During the freezing winter weather, it might be tempting to use the “Emergency Heat” setting on your thermostat to quickly heat a cold home. This setting is often misused and should only be activated when your heat pump is not working properly.
During the freezing winter weather, it might be tempting to use the “Emergency Heat” setting on your thermostat to quickly warm a cold home, but how much do you really know about it? With so many people confused about the exact function of this setting, it is often misused. To get a better understanding on what emergency heat is and how to use it properly, the following is meant to provide you with all of the useful information you need. As you work your way through the winter, be sure to use what you learn to consume energy wisely.
What’s Emergency Heat
Warming up the home is broken into several stages. The first stage consists of heating homes through just the use of the heat pump, a device that transports warmth from where it’s needed or not needed, depending on the season. During the cold weather months, the heat pump will extract outside heat from the air and transfer it inside to be dispersed through the ducts of your house. The second stage of heating relies on the pump with a supplemental heating source. When it comes to warming up the house through the use of emergency heat, which is also referred to as auxiliary heat, the process involves utilizing the second stage and the supplemental heat without the use of the heat pump.
Switching to emergency heat is a manual setting that will lock out the heat pump and allow the backup heating source to provide 100% of the heating until a technician can fix the problem. Because emergency heat relies on the secondary stage heat source, it does cause a spike in the cost of electricity.
When temperatures drop, the heat pump is not able to pull as much outside heat indoors. If your thermostat senses that outdoor temperatures are too cold for the heat pump to be the primary heat source, it will automatically switch to a secondary heat source such as electric or gas.
For most heat pumps, the supplemental heat source is electric resistance heat, also known as strip heat. If you have an all-electric home, your supplemental heat source is most likely electric resistance heat. For homes with natural gas, propane, or fuel oil, the supplemental heat may be supplied by a furnace. This is called a dual-fuel system.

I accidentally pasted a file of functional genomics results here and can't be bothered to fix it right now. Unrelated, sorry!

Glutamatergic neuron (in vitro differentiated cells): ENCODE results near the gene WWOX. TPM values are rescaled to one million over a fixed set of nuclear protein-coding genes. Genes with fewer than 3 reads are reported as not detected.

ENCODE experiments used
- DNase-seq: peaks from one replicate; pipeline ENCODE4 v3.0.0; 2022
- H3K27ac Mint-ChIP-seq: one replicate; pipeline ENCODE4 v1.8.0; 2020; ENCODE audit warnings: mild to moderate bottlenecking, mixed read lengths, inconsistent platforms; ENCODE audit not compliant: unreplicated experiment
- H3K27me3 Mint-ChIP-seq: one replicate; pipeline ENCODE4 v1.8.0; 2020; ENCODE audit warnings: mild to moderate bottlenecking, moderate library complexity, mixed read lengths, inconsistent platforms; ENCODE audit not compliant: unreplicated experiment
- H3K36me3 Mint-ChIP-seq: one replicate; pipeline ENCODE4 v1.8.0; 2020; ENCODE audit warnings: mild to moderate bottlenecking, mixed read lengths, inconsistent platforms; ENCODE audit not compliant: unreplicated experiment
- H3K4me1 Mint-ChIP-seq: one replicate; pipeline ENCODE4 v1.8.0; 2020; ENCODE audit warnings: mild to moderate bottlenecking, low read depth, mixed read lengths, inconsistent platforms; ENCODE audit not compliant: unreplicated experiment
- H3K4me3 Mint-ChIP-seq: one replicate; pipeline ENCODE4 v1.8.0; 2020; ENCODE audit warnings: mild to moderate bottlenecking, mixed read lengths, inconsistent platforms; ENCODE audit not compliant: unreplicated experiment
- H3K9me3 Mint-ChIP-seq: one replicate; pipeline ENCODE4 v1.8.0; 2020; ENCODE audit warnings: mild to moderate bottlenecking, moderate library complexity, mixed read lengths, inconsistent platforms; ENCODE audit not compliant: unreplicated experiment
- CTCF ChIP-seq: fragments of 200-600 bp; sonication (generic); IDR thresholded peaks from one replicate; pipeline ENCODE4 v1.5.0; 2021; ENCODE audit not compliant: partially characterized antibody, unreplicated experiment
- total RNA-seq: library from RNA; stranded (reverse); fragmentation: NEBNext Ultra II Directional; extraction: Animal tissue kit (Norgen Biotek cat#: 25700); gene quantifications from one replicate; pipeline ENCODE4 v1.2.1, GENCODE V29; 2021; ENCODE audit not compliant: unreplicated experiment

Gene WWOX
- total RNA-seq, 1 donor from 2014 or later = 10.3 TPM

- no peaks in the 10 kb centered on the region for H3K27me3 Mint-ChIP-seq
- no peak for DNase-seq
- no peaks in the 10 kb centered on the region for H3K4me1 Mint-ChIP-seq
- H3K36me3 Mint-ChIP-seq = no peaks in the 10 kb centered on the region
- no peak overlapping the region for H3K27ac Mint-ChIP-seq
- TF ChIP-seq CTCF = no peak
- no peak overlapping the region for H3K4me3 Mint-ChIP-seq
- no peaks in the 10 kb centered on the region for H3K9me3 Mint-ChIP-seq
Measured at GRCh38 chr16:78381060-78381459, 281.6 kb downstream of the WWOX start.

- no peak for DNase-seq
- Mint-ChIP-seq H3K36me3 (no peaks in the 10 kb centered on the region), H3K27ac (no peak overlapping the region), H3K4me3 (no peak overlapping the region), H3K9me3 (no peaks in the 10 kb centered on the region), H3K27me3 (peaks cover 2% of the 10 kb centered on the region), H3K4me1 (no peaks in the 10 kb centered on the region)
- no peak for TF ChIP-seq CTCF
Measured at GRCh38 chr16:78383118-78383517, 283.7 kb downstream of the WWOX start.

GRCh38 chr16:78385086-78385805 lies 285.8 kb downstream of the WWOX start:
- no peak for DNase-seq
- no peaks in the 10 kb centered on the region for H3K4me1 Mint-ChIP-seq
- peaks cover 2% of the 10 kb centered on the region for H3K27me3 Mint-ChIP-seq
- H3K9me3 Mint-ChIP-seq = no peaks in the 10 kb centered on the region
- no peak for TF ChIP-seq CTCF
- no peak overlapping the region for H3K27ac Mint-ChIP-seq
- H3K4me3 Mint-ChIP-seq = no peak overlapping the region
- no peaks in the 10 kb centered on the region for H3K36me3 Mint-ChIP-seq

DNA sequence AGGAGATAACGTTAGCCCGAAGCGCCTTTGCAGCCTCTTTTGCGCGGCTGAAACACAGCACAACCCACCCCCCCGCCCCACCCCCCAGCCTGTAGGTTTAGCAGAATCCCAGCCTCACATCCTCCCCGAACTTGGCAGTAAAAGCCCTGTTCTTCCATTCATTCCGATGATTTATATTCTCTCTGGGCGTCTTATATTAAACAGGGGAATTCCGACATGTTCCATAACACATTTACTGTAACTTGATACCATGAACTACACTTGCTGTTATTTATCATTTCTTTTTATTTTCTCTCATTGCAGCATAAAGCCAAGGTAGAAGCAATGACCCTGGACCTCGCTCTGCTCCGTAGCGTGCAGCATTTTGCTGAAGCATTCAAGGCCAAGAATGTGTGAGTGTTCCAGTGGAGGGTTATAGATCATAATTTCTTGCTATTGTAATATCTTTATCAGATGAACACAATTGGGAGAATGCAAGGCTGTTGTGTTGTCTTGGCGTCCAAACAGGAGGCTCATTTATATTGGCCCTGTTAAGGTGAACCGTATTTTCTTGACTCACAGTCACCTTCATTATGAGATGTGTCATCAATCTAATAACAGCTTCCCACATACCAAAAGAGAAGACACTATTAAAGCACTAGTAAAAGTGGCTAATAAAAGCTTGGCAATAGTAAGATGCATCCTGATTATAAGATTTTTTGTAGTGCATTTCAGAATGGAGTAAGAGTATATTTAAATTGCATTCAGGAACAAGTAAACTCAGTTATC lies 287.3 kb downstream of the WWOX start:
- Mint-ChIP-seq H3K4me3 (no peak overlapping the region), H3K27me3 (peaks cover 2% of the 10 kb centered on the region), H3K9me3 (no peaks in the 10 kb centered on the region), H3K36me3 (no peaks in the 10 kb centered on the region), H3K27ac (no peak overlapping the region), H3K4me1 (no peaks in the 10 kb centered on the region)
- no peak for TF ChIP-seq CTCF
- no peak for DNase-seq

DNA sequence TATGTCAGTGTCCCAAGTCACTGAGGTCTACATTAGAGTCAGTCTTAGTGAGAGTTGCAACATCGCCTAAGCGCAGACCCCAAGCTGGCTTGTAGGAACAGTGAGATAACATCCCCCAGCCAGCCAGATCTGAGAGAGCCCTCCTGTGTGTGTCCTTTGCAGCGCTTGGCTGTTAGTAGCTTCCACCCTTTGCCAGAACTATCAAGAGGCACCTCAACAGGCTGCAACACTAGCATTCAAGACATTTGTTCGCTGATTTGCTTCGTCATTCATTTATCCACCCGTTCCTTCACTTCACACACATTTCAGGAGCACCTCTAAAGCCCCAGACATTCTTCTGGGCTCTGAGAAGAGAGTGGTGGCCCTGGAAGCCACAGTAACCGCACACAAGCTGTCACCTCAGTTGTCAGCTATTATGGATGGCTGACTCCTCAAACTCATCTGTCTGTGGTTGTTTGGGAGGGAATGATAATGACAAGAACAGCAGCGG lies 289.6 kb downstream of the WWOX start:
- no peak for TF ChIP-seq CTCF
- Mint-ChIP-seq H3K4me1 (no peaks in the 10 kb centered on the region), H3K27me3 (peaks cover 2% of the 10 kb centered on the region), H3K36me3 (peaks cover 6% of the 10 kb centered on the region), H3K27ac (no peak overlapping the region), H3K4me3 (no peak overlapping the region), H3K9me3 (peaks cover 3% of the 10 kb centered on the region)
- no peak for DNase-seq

When to Use Emergency Heat
When the cold weather hits, keep the thermostat in the ‘Heat’ setting. Emergency heat is best left for those moments when it is truly needed, most notably when there is a problem with the first stage heating within the home. Something to remember is that you will not notice a difference in how well emergency heat warms your home in comparison to the first stage. You will notice the difference in your electricity bill however. If you have a heat pump that remains outside of the house, make sure you are keeping an eye on it to prevent the elements from throwing off your mechanism for supplying heat to your home.
Drawbacks of Emergency Heat
In comparison to relying on a heating pump alone, emergency heat is much less energy efficient. Though the emergency heat setting does represent a means for warming up homes, it can cost twice what the heat pump costs in utility expenses. Given its price, the emergency heat setting should only be used when the outdoor heat pump is not working properly, such as when it has been damaged in a storm. Emergency heat will also incur an expense that stems from technician inspection of the HVAC system from time to time to ensure your heating is working as desired and that it will not cost you more unnecessarily.
Saving Money with Emergency Heat
In order to reap the benefits of emergency heat, there are some best practices to follow. In addition to only relying on the heat in the event of an emergency or damaged heat pump, make sure you are constantly having your heating system checked by a professional. In the event that you do have to use the emergency heat, be sure to limit its duration and call a technician when it is activated to come and repair any damage done to the heat pump. Heat pumps are much more energy efficient than the emergency heat so always rely on them to warm up your home.
For more home heating tips, visit paylesspower.com. Payless Power is a company committed to providing people not only with some of the best cheap electricity rates in Texas, but also with helpful customer service. Visit the website to learn more about how to save electricity at home, or connect with the online community on Facebook, Twitter, and Instagram.
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